Business Smarts: Pros and Cons of Digital Lead Gen Methods - The Edge from the National Association of Landscape Professionals

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Business Smarts: Pros and Cons of Digital Lead Gen Methods

While digital marketing can be used to cement your brand or reach potential new hires, it is also effective for lead generation. It informs customers about your business and what services you offer.

Digital lead gen differs from traditional advertising as it requires more touch points to convert customers. It includes everything that goes into attracting and converting a visitor on your site into a prospect for your business. It can also be tied into traditional forms of advertising such as vehicle wrapping.

“Companies can assign dedicated website URLS and dedicated phone numbers to vehicle wrapping, allowing them to track and integrate that effort into a real time dashboard,” says Corey Halstead, co-owner of HALSTEAD Media. “This means that leadership can login to see their marketing data all in one place and it can include off-line strategies as well. So how many calls came directly from truck wraps, how many forms came from the job yard sign — this is an amazing way to measure success.”

Below are the pros and cons of some the various digital lead gen methods.

Paid Search

Tony Ricketts, owner of Lawnline Marketing, advises using paid search at the beginning of your marketing journey to get the phone ringing. Paid search can be used to bridge the gap until your SEO strategy starts to bring results.

“Paid search is best used for anyone wanting to spend money for immediate results, that can then be turned off just as quickly,” Alain Parcan, vice president of operations and financial administration for Market Hardware. “It’s a good short-term strategy, but can become prohibitively expensive if done long-term.”

Halstead adds that paid search is a tool for capturing search traffic when you don’t rank organically for the keywords that are critical to your business.

“It’s a fill-in-the-gap tool,” Halstead says. “It’s a spend, rather than an investment like SEO is. Once you turn it off, it stops driving traffic.”


Pay-per-click (PPC) take paid search one step further and you only have to pay if a person clicks on your ad. Google Ads are a form of PPC that offer instant results, hyper-local geographical targeting, and very targeted keywords.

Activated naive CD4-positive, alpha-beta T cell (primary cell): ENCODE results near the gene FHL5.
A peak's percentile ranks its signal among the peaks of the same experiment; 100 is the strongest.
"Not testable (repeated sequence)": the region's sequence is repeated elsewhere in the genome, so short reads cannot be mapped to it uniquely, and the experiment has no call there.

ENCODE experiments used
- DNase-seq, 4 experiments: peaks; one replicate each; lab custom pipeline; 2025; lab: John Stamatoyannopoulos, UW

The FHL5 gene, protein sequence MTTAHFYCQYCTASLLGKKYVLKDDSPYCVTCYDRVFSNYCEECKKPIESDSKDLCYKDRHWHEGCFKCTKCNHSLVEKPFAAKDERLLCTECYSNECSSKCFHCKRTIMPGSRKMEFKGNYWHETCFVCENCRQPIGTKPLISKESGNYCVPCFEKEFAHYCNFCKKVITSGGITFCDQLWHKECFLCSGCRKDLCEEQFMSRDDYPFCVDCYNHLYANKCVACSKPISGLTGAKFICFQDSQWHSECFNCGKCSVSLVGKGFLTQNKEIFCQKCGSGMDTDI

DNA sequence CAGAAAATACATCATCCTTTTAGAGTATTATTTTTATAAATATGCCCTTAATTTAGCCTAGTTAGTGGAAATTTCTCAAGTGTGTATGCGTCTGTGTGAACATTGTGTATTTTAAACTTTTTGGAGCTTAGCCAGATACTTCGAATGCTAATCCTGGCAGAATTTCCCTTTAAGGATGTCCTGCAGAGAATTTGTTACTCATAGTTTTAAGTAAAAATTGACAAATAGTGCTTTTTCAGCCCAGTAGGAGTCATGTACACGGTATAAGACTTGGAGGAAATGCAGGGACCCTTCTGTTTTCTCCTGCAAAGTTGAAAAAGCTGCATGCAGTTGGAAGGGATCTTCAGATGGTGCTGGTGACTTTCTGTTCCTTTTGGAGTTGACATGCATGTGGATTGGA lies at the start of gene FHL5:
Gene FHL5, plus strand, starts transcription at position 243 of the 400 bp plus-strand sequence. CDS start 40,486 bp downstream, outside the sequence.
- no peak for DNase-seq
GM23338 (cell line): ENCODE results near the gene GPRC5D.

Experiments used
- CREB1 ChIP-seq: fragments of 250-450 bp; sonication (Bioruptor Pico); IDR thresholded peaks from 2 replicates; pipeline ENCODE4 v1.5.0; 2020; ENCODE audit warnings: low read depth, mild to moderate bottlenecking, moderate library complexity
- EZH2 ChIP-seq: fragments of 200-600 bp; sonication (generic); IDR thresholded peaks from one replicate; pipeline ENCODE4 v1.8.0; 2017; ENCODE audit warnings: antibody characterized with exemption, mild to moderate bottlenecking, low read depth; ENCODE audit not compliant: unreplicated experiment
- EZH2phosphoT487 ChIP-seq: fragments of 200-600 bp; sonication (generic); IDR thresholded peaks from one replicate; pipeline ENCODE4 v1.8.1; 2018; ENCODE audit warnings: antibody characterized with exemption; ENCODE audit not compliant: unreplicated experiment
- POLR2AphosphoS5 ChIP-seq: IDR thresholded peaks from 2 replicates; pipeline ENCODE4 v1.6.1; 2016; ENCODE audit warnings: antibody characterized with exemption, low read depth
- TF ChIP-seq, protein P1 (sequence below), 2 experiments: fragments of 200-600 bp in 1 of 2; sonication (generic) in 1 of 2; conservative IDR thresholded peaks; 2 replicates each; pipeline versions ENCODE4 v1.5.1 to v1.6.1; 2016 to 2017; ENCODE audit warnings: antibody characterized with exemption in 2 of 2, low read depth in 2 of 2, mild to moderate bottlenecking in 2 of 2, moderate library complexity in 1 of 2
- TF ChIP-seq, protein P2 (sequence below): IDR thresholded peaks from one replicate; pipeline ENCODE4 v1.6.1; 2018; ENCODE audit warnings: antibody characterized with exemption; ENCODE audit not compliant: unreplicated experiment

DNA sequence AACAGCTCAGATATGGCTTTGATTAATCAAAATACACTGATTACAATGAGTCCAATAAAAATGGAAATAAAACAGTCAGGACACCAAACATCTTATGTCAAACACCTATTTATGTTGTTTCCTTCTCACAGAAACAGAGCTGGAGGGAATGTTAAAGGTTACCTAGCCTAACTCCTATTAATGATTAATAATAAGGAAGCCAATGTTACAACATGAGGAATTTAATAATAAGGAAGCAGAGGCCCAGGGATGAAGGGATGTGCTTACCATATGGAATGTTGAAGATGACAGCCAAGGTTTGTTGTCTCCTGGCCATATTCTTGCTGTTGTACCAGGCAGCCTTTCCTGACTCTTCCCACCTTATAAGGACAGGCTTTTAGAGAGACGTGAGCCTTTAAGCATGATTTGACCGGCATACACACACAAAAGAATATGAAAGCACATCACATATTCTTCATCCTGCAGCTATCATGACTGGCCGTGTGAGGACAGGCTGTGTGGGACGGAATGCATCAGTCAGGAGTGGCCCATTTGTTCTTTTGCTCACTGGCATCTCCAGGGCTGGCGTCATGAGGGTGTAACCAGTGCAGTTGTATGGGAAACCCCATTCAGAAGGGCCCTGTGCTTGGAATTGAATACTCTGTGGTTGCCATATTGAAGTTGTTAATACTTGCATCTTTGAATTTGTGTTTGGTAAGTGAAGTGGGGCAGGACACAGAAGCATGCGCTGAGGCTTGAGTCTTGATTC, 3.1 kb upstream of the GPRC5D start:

Chad Diller, director of client success for Landscape Leadership, says it works well for certain types of services more than others.

“There’s a few key components that I think work really well,” Diller says. “Services that have a high sense of urgency, also ones that have a lower ticket price. Those are those are the ones that I see working really well.”

The main con is PPC is expensive and once you stop spending you fall off completely.

“Pay-Per-Click is like starting a fire with gasoline,” Ricketts says. “You’ll get instant results, but you’ll need to continue pouring more on to keep the fire going.”

Ricketts adds that PPC requires an expert to run them and they don’t build a sustainable lead generation machine. If you decide to use PPC, you need to have a nurturing sales cycle that will keep these leads from dropping off the map.

“Everyone must understand that no one clicks on a Google Ad and purchases a $200K backyard project,” Halstead says. “Consumers take much more time to make a decision, they do much more research than one click. So, Google Ads is one tool that works best together with organic search (SEO) efforts and social retargeting. So many landscape companies live and die by Google Ads alone. They spend thousands of dollars a month, with no cross-platform retargeting and little thought to the message they are putting out. It’s almost always a better choice to reduce that ad spend budget and diversify efforts across multiple strategies — retargeting along the way. The ROI is drastically improved.”